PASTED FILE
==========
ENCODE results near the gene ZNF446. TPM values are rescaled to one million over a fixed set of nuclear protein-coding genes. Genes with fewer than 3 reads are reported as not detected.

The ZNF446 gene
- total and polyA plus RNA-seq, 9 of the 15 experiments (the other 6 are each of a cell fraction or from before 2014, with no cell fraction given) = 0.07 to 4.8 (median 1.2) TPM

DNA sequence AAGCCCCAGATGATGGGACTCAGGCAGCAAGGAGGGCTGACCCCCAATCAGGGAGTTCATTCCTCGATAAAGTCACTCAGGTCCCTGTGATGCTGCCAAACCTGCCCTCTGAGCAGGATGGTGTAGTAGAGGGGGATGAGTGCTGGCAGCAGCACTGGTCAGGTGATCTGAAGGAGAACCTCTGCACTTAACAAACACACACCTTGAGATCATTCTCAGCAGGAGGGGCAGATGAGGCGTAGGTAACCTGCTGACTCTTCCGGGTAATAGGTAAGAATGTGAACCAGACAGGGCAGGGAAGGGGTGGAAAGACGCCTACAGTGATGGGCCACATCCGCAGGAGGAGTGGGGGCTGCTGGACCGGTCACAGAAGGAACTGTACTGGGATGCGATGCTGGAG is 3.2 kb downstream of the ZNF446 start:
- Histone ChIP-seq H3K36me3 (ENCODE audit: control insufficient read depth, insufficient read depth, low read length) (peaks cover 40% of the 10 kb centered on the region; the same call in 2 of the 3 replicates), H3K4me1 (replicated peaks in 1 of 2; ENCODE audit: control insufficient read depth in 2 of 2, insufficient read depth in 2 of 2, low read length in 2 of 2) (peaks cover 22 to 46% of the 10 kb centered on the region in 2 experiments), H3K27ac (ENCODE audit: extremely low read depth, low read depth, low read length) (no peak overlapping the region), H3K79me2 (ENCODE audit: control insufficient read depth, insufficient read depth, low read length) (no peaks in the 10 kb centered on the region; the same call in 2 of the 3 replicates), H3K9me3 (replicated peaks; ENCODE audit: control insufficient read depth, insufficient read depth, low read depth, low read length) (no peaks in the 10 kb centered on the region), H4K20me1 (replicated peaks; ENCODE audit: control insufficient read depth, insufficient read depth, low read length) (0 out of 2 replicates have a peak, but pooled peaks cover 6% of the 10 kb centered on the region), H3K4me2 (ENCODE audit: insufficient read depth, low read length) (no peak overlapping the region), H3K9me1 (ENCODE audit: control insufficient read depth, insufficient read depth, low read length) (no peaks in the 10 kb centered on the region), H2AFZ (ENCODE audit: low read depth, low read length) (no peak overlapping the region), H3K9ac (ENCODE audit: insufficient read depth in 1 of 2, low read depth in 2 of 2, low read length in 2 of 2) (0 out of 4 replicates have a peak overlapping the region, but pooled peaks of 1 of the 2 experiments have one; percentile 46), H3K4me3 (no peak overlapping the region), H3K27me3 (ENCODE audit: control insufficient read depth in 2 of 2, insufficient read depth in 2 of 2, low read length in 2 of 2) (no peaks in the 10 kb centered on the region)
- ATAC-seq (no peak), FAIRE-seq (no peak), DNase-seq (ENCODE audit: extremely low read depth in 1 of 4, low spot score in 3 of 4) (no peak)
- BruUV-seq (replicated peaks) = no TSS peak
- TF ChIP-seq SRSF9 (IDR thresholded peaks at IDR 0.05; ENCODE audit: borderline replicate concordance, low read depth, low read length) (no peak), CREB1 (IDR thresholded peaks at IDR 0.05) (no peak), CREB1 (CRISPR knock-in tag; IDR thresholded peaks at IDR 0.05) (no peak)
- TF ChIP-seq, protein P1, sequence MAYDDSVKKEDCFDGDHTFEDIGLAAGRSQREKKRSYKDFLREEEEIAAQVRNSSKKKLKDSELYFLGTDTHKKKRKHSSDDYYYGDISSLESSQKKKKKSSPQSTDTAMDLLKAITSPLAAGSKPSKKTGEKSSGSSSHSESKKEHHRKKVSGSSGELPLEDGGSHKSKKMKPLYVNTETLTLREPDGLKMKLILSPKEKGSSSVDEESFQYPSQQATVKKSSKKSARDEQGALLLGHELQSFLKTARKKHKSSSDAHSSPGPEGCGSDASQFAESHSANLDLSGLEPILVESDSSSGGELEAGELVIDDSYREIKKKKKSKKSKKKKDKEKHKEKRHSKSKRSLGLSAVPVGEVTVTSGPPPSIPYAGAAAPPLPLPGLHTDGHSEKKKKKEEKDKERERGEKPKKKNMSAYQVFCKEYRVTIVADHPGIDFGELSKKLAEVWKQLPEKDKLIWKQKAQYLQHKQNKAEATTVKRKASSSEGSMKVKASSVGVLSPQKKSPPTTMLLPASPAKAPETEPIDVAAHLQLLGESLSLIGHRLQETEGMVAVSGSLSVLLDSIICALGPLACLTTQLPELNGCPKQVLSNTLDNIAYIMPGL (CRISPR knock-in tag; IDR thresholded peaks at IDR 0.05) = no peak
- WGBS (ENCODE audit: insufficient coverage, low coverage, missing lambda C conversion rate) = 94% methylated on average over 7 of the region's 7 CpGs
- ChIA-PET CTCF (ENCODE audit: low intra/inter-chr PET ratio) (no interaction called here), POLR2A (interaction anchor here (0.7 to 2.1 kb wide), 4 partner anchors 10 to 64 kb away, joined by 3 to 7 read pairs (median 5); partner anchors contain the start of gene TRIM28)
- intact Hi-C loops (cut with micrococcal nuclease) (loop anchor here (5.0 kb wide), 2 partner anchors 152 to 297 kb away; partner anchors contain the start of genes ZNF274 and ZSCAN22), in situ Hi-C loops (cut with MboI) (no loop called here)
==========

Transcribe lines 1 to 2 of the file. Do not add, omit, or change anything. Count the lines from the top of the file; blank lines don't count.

ENCODE results near the gene ZNF446. TPM values are rescaled to one million over a fixed set of nuclear protein-coding genes. Genes with fewer than 3 reads are reported as not detected.

The ZNF446 gene